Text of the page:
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  • Friday, January 29, 2021 8:30 AM | Anonymous
     4 Microsoft Outlook Tips for Lawyers

    Digital marketing has changed throughout the years. However for lawyers and paralegals, email is still one of the foundational ways they communicate with their clients. When it comes to Microsoft Office, there’s a few tips and tricks that lawyers use to increase productivity and to communicate effectively. Let's go through a few tips to help you get started in Microsoft Outlook.


    1) Learn Keyboard Shortcuts

    Here are a few keyboard shortcuts to help navigate in Outlook:

    • Compose New Email

      • Ctrl + N (Windows)

      • Command + N (Mac)

    • Delete

      • Ctrl + D (Windows)

      • Command + Delete (Mac)

    • Send

      • Ctrl + Enter (Windows)

      • Command + Return (Mac)

    • Reply to Sender

      • Ctrl + R (Windows)

      • Command + R (Mac)

    • Flag for Follow Up

      • Ctrl + Shift + G (Windows)

      • Control + 1 (Mac)

    2) Schedule Emails

    Like any job, scheduling your time can be very beneficial to your schedule. Whether it’s a meeting with another individual or client, or scheduling out your day. One benefit to scheduling out your meetings could be avoiding giving the impression that you expect the recipient to respond on a weekend or in the dead of the night. Scheduling emails helps manage your schedule and time that you spend at work.

    3) Flag Emails

    The purpose of flagging an email is mainly for follow up purposes. Flags make it easy to add email messages to your to-do list. However, did you know you could also flag outgoing emails. When a response is time sensitive this can become a great strategy to use. Besides waiting on the recipient to respond, attach a flag for yourself to follow up with the recipient.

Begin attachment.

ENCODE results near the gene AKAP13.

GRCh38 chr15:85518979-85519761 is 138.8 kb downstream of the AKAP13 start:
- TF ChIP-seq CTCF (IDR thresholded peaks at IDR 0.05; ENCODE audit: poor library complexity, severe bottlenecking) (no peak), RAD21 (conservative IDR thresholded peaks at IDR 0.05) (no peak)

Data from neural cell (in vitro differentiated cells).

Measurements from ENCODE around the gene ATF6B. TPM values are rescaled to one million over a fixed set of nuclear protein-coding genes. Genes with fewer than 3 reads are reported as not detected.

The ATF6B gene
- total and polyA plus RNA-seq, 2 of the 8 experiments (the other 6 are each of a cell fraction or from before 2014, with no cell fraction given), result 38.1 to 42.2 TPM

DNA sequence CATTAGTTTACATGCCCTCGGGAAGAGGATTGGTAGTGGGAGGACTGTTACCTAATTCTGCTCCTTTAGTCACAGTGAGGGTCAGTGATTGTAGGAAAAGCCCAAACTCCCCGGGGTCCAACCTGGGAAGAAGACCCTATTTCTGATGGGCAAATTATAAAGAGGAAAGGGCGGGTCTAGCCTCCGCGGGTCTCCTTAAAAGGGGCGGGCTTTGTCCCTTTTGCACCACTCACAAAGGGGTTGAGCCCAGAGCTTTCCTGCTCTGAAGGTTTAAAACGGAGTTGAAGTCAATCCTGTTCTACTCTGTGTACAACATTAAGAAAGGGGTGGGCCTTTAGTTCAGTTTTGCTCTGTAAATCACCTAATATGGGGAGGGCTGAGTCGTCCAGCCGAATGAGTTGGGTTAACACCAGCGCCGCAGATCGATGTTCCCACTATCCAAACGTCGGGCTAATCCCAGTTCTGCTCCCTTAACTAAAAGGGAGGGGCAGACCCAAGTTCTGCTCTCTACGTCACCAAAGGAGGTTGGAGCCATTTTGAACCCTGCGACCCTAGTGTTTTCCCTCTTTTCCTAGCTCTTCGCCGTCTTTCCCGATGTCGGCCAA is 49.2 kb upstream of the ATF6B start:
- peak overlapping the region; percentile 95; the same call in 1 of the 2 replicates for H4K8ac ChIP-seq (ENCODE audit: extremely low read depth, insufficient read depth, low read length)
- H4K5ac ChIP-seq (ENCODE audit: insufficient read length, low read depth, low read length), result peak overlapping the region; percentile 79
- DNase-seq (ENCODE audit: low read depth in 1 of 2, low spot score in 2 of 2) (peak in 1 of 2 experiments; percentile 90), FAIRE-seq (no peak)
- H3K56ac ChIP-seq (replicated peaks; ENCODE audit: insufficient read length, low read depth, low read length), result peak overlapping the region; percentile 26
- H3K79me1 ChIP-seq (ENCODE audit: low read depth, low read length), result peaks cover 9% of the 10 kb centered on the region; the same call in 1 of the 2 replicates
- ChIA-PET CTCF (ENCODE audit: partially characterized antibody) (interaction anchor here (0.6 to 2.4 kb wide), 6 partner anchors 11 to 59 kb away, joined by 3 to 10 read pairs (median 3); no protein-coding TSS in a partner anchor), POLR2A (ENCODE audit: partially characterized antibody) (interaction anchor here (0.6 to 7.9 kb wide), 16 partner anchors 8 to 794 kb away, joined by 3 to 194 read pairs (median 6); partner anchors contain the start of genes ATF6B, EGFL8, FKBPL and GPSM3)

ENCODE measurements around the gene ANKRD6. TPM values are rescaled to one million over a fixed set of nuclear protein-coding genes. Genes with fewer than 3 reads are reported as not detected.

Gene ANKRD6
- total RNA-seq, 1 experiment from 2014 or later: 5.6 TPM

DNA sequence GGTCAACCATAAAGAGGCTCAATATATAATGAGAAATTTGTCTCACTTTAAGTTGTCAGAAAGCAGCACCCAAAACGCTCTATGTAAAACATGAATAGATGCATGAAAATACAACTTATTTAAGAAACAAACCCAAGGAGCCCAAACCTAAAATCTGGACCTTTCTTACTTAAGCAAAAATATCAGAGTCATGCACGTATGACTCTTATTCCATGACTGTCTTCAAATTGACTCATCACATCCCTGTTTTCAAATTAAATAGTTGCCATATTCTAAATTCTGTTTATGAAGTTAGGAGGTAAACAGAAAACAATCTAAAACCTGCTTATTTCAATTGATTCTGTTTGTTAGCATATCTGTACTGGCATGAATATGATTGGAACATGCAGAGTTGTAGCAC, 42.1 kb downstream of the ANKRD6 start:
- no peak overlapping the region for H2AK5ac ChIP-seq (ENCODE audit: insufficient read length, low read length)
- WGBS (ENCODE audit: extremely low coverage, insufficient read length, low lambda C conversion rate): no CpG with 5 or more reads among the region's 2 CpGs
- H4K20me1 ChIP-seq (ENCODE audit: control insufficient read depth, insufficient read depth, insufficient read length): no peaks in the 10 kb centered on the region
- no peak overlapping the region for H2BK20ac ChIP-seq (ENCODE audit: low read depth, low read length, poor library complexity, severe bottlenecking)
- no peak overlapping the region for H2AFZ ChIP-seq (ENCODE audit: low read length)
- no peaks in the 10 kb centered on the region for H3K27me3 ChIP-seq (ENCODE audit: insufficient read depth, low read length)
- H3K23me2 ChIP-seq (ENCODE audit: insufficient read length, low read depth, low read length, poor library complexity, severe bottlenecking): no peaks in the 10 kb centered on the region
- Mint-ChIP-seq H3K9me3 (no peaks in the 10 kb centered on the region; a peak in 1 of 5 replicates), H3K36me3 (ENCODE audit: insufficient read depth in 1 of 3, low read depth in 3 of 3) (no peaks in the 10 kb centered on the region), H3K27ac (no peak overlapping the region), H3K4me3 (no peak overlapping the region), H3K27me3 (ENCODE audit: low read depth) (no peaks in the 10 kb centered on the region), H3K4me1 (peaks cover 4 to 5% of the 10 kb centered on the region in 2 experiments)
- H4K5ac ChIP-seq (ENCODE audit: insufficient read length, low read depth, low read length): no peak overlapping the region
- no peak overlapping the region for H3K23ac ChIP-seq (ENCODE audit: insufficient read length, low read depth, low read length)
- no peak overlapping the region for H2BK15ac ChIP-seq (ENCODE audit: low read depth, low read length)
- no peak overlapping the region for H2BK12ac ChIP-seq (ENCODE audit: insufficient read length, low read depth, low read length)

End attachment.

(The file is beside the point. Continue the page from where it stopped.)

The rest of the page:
4) Signatures

    Outlook gives you the opportunity to create a signature at the end of every email you send. To create your own custom signature, create a new message, click on “signature”, “new”, “label your signature”, and then create what you want! You can add images, emails, your signature, the options are endless. You can decide whether you want to include a signature on replies, forwards, or even include your law firm logo on them.


    While these are only a few things to start learning through Outlook, we hope these three tips will help you get started in learning Outlook through a paralegal point of view.

  • Wednesday, January 27, 2021 8:30 AM | Anonymous
     LinkedIn for Lawyers: 10 Profile Tips to Build Your Brand

    LinkedIn for lawyers is one of the most powerful social networking tools available, thanks to its unique concentration of professionals prepared for networking. Colleagues and potential clients are turning to LinkedIn as a source of information on lawyers and firms, making LinkedIn a crucial place to curate the most flattering professional profile possible.

    Read the Article here

  • Monday, January 25, 2021 8:30 AM | Anonymous
     Top 13 Microsoft Word Tips for Lawyers

    It’s unavoidable: Working with documents is a necessary part of being an attorney—which is why enhancing your skills in Microsoft Word is an important opportunity for lawyers. Here are 13 Microsoft Word features that every lawyer should know.